When a junior school in Suffolk wanted to celebrate its 50th birthday, it was able to call on the professional services of a former pupil to write a musical for the occasion. David Newnham waxes lyrical over the result.
Francis Goodhand can remember the year he discovered dance and drama. It was 1982 and his Year 5 class teacher at Whitehouse junior school, Ipswich, had started an after-school dance club. Francis got involved, and he loved it. "I'm sure I was better behaved that year," he says. "I was doing things I enjoyed. And, for the first time, I could really express myself."
Francis had always been musical, but now he was taking part in school shows and helping to devise mini-stage productions for morning assembly.
When he grew up, he too would teach music and drama. Or at least that's what he thought when he was at secondary school, and later as he studied music at Liverpool university.
He took a PGCE in the subject, and even began working as a teacher. But one day, halfway through a production of Cabaret, the truth dawned on him. "I realised that this, rather than teaching, was what I needed to do, and I would never feel fulfilled unless I was doing it all the time."
Meanwhile, things were happening back at Whitehouse junior. Di Gooding, the teacher who introduced Francis to musical theatre in Year 4, was now the head. And her dance club was going from strength to strength.
In the early days, she had found it difficult to get boys involved. But she had overcome that by persuading the games teacher and the entire football team to take part in a show one year.
Since then, as many as 40 children have been attending regularly, with more being drafted in for productions. And the educational benefits have become clear for all to see. "In terms of self-esteem, confidence-building, teamwork and social skills the spin-offs are fantastic," says Di Gooding.
"And for some children, it gives them a real chance to shine - a chance they might not have with other subjects."
But as the last millennium was drawing to a close, a minor crisis was looming. For Whitehouse junior, built in 1950 to serve a post-war estate on the edge of town, was approaching its 50th anniversary. A special production was clearly called for - something to suit the occasion rather than the usual Cats, Joseph or Annie Get Your Gun. But such shows don't grow on trees.
Then Di Gooding bumped into Francis's mother. "I asked what he was doing now, and she said he was moving back to Ipswich and doing music full-time.
She also said he ws writing. So I got in touch with him."
Francis had come a long way since those first dance and drama sessions. A musical director with the National Youth Music Theatre, he was now writing songs and shows professionally. He was only too happy to offer his services to the school that had fired his enthusiasm all those years ago.
But what sort of show would fit the bill?
At first, he and his one-time teacher toyed with doing an adaptation, but nothing seemed right for the age group. Then Francis remembered a story his mum had told him about the day the king's car came through her Suffolk village and she and the other children were taken to wave flags. (When the king arrived, she didn't recognise him because he wasn't wearing a crown.) Francis swapped the limousine for a royal train, and wrote a tale about a group of village children celebrating the 50th anniversary of the railway that runs through their village.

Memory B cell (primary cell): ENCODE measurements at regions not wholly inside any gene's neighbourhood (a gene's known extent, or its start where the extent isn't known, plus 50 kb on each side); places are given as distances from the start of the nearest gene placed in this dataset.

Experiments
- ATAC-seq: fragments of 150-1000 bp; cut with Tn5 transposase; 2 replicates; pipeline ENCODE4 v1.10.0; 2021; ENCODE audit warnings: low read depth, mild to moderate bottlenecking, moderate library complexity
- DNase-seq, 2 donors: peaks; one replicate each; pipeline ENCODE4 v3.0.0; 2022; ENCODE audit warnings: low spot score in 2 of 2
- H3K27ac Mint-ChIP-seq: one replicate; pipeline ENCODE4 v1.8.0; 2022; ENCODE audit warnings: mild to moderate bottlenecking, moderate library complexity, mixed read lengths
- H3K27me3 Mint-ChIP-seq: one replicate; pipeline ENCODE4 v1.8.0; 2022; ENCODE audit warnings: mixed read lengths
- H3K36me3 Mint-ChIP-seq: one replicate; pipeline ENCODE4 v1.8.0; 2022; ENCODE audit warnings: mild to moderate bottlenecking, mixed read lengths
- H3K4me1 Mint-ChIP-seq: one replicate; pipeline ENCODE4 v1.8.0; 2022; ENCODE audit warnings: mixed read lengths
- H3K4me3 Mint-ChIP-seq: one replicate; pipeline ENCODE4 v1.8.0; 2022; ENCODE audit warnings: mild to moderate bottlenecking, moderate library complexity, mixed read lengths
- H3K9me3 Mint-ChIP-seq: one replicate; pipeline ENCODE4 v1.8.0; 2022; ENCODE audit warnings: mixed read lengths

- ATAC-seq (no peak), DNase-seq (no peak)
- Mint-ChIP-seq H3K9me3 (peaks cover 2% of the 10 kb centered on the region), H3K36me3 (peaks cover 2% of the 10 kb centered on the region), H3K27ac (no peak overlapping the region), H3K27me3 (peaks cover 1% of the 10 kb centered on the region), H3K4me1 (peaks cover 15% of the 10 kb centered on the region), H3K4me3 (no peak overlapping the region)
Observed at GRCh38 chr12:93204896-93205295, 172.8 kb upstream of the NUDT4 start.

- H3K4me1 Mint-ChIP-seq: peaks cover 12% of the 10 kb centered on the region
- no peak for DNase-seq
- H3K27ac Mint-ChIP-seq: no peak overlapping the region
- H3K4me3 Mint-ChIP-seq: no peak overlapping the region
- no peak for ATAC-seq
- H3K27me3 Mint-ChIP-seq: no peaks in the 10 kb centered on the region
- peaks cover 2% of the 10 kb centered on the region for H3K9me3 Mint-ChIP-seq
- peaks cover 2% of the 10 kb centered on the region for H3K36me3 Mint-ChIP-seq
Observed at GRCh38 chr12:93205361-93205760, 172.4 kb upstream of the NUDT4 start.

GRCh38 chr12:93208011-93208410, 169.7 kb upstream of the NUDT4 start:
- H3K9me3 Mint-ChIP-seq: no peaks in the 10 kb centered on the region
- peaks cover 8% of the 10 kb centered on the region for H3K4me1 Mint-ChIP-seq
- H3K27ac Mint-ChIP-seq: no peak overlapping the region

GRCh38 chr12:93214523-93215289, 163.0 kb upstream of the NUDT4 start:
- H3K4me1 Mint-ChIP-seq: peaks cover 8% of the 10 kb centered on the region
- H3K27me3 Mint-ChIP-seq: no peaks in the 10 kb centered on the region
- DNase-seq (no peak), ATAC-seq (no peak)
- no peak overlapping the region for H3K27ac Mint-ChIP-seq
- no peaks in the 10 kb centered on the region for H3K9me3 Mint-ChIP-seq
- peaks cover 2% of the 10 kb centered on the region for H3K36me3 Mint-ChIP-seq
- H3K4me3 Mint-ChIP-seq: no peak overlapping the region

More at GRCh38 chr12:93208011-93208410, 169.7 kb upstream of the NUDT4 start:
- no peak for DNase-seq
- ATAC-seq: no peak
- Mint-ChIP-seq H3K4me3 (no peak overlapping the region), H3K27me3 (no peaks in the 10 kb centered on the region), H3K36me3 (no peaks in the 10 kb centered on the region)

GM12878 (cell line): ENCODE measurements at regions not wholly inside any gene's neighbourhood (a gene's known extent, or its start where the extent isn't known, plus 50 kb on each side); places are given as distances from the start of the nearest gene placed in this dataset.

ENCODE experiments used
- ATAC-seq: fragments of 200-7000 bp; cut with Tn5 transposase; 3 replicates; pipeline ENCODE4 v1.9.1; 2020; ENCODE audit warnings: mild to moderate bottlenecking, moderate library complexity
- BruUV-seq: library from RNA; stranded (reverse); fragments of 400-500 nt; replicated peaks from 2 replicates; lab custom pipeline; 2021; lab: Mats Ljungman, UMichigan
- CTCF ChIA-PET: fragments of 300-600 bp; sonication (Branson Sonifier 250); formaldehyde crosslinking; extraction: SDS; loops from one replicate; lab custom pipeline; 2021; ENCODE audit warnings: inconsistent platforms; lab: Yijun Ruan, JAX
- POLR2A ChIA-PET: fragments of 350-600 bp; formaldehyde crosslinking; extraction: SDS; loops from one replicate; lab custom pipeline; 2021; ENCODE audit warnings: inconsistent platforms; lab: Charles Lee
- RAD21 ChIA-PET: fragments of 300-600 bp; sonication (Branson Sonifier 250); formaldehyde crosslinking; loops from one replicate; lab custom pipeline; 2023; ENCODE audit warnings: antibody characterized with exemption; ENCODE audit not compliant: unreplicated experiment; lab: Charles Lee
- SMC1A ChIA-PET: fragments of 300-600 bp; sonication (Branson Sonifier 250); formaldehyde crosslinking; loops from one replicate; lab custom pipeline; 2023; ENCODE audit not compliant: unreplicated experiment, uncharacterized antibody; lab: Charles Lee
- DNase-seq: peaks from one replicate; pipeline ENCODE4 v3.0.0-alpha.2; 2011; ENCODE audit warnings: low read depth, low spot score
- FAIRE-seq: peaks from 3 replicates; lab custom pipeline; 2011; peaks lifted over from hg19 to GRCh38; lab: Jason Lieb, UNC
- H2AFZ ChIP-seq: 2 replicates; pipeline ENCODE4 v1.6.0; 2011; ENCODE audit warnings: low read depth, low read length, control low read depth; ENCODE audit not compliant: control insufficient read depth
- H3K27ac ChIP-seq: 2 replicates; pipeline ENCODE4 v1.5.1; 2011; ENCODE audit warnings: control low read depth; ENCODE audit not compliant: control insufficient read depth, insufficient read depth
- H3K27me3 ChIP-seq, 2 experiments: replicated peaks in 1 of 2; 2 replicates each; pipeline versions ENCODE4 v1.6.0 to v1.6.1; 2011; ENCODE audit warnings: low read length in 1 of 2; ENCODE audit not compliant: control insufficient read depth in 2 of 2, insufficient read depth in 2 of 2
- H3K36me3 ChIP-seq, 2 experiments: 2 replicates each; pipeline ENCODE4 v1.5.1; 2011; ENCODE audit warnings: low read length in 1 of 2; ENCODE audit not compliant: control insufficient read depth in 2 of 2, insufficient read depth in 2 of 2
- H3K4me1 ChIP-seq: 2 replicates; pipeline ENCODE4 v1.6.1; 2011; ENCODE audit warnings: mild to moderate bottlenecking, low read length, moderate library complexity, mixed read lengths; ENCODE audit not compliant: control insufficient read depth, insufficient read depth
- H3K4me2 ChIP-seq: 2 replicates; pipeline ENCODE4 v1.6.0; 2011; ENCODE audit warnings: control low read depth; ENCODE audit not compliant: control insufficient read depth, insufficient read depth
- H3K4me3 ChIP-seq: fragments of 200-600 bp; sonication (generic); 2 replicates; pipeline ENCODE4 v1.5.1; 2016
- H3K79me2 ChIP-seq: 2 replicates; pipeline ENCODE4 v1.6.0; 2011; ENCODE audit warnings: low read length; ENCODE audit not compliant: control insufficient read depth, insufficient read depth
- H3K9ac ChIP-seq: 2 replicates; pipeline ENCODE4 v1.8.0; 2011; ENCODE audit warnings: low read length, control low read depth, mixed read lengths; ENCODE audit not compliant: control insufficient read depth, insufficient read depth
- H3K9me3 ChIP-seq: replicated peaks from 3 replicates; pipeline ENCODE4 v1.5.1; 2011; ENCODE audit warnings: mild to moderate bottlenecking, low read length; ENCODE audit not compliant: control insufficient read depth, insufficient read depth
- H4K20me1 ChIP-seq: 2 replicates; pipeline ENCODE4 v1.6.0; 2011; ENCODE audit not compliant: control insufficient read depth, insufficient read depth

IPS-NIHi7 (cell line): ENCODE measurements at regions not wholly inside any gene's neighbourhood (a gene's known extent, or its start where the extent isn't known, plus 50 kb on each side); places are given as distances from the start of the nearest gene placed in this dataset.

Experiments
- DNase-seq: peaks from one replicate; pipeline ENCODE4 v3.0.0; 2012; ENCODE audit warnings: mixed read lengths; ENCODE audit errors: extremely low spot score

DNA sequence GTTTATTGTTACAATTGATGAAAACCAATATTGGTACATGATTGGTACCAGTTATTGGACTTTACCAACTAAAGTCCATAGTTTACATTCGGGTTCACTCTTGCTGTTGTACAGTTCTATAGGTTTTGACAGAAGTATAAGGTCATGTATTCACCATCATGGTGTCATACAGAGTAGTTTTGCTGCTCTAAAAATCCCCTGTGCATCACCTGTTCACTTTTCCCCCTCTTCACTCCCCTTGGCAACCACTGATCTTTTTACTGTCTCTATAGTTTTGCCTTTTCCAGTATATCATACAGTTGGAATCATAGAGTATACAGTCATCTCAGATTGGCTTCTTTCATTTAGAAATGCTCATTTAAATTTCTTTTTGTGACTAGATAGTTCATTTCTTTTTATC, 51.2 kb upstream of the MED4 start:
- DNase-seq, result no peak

Using Fifties-style music with folk and New Age undertones, the show follows the children's rivalries and squabbles as they try to find presents for the king. And it tells the story of Jane, a girl from a poor family who has nothing to offer but the gift of music.
The King's Train was perfect for the school's celebration, planned for the middle of July. So Di Gooding set to work on the choreography, and in the course of workshop sessions with dance club stalwarts the story was honed into a show with speaking parts for about 40 children and enough material to keep the entire school choir occupied.
Other former pupils were recruited to play in the band, the reception area was turned into a station ticket office for the opening night, and everybody pitched in painting sets, putting up bunting, making costumes and printing T shirts.
"The whole school was involved," says Ms Gooding. "And by the time we'd finished rehearsing, all the parents knew the songs. You would hear people whistling them wherever you went. As for the children, you could tell from the energy they put into it that they really enjoyed doing it."
The show ran for three nights, from July 13-15, and was sold out. The school was on local radio, and Ms Gooding would like to make a recording of the performance. But for Francis, there was an unexpected bonus.
"I've got the same buzz from doing this as I got when I was here," he says.
And he knows it's a feeling that few forget.
l For more information about musicals for schools, contact Francis Goodhand at: email@example.com or visit his website at www.francisg.freeuk.com